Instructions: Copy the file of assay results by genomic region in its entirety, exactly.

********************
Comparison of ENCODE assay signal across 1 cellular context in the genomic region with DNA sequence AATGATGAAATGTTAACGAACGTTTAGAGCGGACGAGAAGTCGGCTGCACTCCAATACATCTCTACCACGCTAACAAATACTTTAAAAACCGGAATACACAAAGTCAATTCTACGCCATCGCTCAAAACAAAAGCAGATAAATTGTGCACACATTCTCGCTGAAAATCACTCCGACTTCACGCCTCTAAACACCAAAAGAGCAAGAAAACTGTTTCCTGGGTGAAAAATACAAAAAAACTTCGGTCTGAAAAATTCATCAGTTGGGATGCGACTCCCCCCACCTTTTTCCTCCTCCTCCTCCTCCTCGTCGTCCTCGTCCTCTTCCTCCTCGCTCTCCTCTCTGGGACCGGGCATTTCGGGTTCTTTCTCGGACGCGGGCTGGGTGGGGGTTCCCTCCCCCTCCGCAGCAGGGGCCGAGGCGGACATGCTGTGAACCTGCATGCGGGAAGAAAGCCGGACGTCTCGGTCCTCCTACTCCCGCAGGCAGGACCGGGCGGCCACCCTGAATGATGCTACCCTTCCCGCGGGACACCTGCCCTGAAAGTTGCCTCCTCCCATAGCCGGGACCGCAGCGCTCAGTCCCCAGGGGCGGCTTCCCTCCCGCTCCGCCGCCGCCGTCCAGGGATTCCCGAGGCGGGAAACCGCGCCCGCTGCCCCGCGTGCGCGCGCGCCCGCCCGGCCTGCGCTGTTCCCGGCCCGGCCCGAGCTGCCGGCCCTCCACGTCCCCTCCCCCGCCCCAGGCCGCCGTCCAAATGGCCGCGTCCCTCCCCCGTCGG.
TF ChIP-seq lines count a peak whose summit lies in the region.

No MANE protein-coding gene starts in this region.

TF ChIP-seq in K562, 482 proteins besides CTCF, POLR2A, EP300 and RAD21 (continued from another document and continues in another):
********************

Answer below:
Comparison of ENCODE assay signal across 1 cellular context in the genomic region with DNA sequence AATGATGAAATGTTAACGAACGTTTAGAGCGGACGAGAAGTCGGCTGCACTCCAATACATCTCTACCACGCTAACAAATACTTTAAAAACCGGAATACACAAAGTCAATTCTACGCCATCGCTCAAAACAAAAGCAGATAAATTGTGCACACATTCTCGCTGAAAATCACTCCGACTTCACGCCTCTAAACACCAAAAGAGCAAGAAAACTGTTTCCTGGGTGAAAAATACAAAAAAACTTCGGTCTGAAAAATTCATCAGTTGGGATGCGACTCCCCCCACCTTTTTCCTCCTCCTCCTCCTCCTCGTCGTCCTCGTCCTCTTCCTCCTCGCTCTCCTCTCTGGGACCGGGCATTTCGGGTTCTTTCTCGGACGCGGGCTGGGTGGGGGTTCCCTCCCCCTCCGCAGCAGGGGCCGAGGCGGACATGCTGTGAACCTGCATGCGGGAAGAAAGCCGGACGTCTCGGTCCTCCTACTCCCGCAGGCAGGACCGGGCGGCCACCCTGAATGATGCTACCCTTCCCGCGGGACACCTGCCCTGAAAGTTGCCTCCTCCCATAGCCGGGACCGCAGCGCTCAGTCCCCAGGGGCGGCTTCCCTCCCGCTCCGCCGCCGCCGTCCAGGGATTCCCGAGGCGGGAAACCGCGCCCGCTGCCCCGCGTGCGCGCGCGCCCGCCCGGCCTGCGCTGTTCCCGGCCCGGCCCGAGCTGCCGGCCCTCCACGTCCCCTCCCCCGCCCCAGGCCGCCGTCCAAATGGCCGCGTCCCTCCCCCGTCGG.
TF ChIP-seq lines count a peak whose summit lies in the region.

No MANE protein-coding gene starts in this region.

TF ChIP-seq in K562, 482 proteins besides CTCF, POLR2A, EP300 and RAD21 (continued from another document and continues in another):